Some cases of reprisal may result in a wrongful dismissal by an employer. For example, an employer may terminate an employee who launches a complaint about safety protocols in the workplace, or an employer may terminate an employee who complains about being discriminated against.
In both situations, there is no sufficient cause for termination based on these basic facts, as the employee is simply exercising a statutory right. Furthermore, an employer who terminates an employee without cause in these situations can be vulnerable to a claim against them for reprisal and a potential award of damages to the former employee. Essentially, reprisal can be a factor in a wrongful dismissal but does not represent a dismissal in and of itself.
Advice for Employers
Given the costs and damages to your reputation which accompany a reprisal claim, it is best to evaluate termination decisions, particularly where a complaint has previously been made by the employee.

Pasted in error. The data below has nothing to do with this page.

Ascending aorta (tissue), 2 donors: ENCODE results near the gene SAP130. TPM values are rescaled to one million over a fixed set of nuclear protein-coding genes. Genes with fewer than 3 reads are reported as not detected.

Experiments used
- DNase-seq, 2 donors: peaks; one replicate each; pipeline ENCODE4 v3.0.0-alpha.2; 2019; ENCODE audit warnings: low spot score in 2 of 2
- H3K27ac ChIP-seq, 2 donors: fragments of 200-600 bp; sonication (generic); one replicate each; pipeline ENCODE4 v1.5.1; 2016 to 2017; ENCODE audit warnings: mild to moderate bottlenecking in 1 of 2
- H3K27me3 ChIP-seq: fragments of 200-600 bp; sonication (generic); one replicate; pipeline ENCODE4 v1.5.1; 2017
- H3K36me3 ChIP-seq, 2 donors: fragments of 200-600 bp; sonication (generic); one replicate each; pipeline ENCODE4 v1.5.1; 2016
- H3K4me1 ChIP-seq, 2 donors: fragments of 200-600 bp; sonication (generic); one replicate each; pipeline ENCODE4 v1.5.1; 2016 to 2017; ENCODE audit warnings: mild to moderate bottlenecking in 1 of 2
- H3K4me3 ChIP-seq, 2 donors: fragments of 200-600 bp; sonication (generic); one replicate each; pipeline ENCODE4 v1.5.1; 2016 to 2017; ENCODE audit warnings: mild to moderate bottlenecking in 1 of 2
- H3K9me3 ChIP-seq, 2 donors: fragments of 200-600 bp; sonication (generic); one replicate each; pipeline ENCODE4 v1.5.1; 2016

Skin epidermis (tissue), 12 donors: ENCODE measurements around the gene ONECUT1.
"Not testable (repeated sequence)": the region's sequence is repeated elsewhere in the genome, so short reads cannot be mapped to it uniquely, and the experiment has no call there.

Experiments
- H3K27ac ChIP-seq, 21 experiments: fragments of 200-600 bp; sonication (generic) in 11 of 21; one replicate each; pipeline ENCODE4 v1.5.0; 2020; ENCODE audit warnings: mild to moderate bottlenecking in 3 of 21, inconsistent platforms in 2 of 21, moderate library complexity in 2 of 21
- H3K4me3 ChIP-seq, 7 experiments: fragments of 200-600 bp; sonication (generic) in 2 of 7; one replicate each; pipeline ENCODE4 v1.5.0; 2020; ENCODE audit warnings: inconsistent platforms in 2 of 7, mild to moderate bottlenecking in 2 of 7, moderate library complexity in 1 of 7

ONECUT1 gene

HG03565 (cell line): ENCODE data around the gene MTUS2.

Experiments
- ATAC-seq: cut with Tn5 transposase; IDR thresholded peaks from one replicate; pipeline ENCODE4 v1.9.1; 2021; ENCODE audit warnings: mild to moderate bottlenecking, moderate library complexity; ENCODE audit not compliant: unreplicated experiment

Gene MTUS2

If you are unsure as to whether termination is the appropriate response to such a situation or any situation within your workplace, it is best to consult with an Employment Lawyer to minimize risk and to proceed in the best manner possible.
Advice for Employees
If you were terminated and/or ill-treated by your employer shortly after exercising a statutory right or bringing discrimination or other claims to their attention, you may have a claim for reprisal. Pursuant to the case of Noble v. York University 2010 HRTO 878, the following factors are required to establish a complaint of reprisal:
a. An action taken against, or threat made to, the complainant;
b. The alleged action or threat is related to the complainant having claimed, or attempted to enforce a right under the Code; and
c. An intention on the part of the respondent to retaliate for the claim or attempt to enforce the right.
An employment lawyer can review the factors surrounding your termination and the applicable law and determine whether a legal remedy may be available to you. Learn more about our team or contact us for a free 30 minute phone consultation.